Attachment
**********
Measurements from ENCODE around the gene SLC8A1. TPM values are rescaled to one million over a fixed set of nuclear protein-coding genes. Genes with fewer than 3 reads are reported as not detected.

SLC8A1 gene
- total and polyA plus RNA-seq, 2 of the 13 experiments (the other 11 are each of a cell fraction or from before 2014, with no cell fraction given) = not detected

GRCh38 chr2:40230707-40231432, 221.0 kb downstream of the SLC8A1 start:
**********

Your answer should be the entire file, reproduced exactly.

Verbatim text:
Measurements from ENCODE around the gene SLC8A1. TPM values are rescaled to one million over a fixed set of nuclear protein-coding genes. Genes with fewer than 3 reads are reported as not detected.

SLC8A1 gene
- total and polyA plus RNA-seq, 2 of the 13 experiments (the other 11 are each of a cell fraction or from before 2014, with no cell fraction given) = not detected

GRCh38 chr2:40230707-40231432, 221.0 kb downstream of the SLC8A1 start: